Running a Bar For Dummies
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Create daily, weekly, and monthly cleaning schedules for your bar to make sure all areas in your bar are cleaned thoroughly on a regular basis. Besides the obvious reason (most people prefer to be in clean and sanitary conditions), the law requires you to keep your bar clean to inhibit the growth of bacteria and pathogens that can be a serious public health risk.

Here are some things that need to be done several times each shift, as needed:

  • Change water in the glass-washing sinks behind the bar.

  • Change sanitizer water.

  • Empty trash.

  • Break down boxes.

  • Clear dirty dishes from tables and the bar top.

  • Wipe down the bar top, tables, and seats after each use.

  • Wash hands.

You can have workers do these cleaning tasks on a shift-by-shift or daily basis:

  • Sweep the walk-in and dish area.

  • Wipe down bottles in the speed wells.

  • Run bar mats through the dish machine.

  • Empty and sanitize all ice wells.

  • Mop the entire kitchen.

  • Clean the fryer and filter the fryer oil.

    Depending on how much food you’re frying, you may need to do this only two to four times a week. For best results, do this before the bar opens (rather than after it closes), so the oil will be nice and cool.

  • Send range grates to the dish machine.

  • Clean and sanitize all surfaces, such as reach-in coolers, prep tables, counters on the line, and so on.

  • Sweep and mop the main bar and any other floor areas.

  • Empty the steam table. Clean, sanitize, and refill the steam table with fresh water.

  • Clean employee bathroom and locker room.

  • Wipe down all tabletop items, like salt and pepper shakers and table tents.

  • Clean public restrooms. Many bar owners recommend checking the restrooms at least every hour to make sure they’re in tiptop shape for your patrons.

Sunday and Monday make great days to do some more-intense cleaning jobs, like these:

  • Empty reach-in coolers and thoroughly clean and sanitize them. Toss any items past their prime.

  • Empty walk-ins and thoroughly clean and sanitize them. Reorganize and replace things as needed.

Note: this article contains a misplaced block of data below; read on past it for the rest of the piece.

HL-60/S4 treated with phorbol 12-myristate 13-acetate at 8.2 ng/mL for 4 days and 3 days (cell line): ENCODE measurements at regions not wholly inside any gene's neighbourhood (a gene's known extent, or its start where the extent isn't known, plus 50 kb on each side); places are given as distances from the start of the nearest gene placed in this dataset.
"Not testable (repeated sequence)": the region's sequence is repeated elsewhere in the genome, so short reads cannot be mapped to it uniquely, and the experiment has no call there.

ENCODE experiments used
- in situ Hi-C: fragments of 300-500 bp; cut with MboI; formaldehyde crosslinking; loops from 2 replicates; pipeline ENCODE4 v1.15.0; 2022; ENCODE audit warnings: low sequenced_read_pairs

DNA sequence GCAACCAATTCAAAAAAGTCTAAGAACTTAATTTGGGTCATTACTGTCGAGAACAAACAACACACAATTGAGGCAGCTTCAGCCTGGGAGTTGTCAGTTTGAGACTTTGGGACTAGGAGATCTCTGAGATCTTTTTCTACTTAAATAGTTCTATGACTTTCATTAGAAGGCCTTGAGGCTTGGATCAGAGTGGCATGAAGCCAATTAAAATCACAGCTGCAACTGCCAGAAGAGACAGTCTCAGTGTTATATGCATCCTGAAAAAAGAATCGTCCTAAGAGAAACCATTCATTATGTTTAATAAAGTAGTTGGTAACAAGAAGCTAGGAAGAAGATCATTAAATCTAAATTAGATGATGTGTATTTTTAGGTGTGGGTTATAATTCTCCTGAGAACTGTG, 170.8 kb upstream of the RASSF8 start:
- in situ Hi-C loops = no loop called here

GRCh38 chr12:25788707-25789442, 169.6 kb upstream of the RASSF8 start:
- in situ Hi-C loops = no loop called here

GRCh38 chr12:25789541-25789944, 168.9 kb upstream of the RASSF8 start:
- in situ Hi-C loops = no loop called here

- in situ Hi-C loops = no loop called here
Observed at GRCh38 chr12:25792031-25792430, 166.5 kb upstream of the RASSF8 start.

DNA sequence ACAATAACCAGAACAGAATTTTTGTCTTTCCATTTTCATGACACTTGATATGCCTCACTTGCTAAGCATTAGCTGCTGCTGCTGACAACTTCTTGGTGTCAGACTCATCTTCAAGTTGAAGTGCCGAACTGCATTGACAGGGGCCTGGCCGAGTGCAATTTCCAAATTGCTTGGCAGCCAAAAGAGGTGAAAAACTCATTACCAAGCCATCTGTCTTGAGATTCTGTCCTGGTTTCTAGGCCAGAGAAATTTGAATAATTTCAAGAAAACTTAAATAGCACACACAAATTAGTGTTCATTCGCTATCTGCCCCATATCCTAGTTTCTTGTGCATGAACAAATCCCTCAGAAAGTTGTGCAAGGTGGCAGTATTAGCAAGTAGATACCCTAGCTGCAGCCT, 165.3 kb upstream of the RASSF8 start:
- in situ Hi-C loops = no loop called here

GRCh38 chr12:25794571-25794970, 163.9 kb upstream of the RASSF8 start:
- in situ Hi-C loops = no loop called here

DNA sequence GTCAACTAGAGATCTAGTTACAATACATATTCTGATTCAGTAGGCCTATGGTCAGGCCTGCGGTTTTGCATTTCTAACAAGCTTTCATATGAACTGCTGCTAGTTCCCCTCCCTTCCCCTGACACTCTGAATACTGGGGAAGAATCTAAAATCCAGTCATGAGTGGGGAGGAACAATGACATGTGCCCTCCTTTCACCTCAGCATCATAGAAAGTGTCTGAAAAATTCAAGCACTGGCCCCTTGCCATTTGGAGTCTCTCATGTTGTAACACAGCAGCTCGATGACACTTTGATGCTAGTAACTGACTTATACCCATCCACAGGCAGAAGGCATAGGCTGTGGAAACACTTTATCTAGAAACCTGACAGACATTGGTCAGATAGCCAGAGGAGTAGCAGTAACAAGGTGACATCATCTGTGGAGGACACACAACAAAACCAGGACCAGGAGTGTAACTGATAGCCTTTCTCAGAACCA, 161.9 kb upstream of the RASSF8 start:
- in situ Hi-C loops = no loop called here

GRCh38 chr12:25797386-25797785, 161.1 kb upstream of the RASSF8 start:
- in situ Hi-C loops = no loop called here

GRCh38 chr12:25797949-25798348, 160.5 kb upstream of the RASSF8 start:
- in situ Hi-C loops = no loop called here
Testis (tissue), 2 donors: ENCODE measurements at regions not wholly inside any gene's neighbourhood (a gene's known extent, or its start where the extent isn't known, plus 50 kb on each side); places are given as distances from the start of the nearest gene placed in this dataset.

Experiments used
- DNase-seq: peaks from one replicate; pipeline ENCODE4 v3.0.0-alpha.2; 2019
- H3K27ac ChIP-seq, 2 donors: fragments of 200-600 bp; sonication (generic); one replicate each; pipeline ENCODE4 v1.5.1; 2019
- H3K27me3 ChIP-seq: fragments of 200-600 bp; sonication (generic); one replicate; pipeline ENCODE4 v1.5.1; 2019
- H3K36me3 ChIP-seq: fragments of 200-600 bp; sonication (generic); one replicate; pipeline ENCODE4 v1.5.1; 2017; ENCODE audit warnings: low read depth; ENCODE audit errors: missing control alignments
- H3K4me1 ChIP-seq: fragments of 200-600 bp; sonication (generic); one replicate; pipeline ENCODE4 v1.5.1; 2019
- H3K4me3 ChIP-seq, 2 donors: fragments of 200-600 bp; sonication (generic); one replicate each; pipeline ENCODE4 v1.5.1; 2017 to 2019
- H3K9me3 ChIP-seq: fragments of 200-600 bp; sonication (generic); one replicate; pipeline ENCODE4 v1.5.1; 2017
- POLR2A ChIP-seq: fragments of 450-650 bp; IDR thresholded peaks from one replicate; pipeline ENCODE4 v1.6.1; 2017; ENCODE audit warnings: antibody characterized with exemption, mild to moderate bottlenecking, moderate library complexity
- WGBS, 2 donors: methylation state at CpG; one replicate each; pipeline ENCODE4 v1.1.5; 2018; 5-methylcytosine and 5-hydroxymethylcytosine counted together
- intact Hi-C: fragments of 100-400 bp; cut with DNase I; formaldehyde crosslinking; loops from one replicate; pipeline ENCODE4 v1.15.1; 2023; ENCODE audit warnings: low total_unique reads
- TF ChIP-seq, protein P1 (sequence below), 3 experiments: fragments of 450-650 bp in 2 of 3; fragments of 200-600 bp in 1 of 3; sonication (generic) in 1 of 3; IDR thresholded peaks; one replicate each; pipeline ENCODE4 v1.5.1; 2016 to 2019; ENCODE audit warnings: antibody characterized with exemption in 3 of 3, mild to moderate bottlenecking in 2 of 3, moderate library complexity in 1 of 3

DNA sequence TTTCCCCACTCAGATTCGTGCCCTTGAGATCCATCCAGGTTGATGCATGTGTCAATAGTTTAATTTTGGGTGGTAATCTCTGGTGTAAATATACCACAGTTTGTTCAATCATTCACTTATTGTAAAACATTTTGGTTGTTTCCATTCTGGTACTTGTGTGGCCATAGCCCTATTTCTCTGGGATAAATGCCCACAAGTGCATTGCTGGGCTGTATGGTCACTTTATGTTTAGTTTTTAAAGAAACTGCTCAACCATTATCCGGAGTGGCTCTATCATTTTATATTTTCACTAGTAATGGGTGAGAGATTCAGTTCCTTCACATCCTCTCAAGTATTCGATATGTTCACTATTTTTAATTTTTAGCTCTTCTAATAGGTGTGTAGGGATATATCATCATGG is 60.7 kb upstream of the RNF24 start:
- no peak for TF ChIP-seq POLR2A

• Pull any movable kitchen equipment away from walls. Clean the walls and floor behind them. Grease can build up here quickly and catch on fire. Bugs like to find little bits of stuff that fall back here. If you don’t have anything for bugs to eat, they’ll likely go elsewhere.

Monthly cleaning jobs are reserved for more time-consuming projects. Here are just a few examples:

  • Empty out all salt and pepper containers and run them through the dishwashing area. Let them drain overnight and dry thoroughly before refilling them or you’ll have some clumping condiments on your hands.

  • Remove all glassware from shelves and thoroughly clean the shelves before restacking glassware.

  • Hire an exterminator to preventively treat for pests. On “bug night,” staff members will need to cover any food items that normally stay out (like crackers, salt and pepper shakers, and so on) to protect them from harmful pesticides.

Failing to do these things on a regular basis will lead to problems with food safety in your restaurant and will eventually show up in lower inspection scores.

About This Article

This article is from the book:

About the book authors:

Ray Foley, a former Marine with more than 30 years of bartending and restaurant experience, is the founder and publisher of BARTENDER magazine. Heather Dismore is a veteran of both the restaurant and publishing industries. Her published works include Running a Restaurant For Dummies.

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